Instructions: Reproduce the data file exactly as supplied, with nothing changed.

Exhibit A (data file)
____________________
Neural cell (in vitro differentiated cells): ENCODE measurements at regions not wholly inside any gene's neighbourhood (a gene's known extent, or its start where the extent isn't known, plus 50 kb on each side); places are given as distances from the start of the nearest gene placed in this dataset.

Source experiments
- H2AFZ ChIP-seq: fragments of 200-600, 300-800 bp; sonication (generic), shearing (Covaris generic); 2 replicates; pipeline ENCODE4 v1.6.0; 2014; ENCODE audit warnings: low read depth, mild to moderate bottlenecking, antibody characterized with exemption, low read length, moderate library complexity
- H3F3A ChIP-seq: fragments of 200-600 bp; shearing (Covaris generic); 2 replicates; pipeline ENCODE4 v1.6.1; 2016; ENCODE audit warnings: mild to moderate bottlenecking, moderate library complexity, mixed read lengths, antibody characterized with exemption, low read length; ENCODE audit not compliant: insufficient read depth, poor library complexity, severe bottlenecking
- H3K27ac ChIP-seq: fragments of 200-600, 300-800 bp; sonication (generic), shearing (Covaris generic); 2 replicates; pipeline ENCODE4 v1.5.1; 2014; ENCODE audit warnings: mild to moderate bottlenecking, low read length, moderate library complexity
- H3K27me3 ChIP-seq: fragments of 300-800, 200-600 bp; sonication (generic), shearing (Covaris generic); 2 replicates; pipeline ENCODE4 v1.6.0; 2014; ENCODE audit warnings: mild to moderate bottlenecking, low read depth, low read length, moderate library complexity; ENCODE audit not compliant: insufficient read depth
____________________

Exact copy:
Neural cell (in vitro differentiated cells): ENCODE measurements at regions not wholly inside any gene's neighbourhood (a gene's known extent, or its start where the extent isn't known, plus 50 kb on each side); places are given as distances from the start of the nearest gene placed in this dataset.

Source experiments
- H2AFZ ChIP-seq: fragments of 200-600, 300-800 bp; sonication (generic), shearing (Covaris generic); 2 replicates; pipeline ENCODE4 v1.6.0; 2014; ENCODE audit warnings: low read depth, mild to moderate bottlenecking, antibody characterized with exemption, low read length, moderate library complexity
- H3F3A ChIP-seq: fragments of 200-600 bp; shearing (Covaris generic); 2 replicates; pipeline ENCODE4 v1.6.1; 2016; ENCODE audit warnings: mild to moderate bottlenecking, moderate library complexity, mixed read lengths, antibody characterized with exemption, low read length; ENCODE audit not compliant: insufficient read depth, poor library complexity, severe bottlenecking
- H3K27ac ChIP-seq: fragments of 200-600, 300-800 bp; sonication (generic), shearing (Covaris generic); 2 replicates; pipeline ENCODE4 v1.5.1; 2014; ENCODE audit warnings: mild to moderate bottlenecking, low read length, moderate library complexity
- H3K27me3 ChIP-seq: fragments of 300-800, 200-600 bp; sonication (generic), shearing (Covaris generic); 2 replicates; pipeline ENCODE4 v1.6.0; 2014; ENCODE audit warnings: mild to moderate bottlenecking, low read depth, low read length, moderate library complexity; ENCODE audit not compliant: insufficient read depth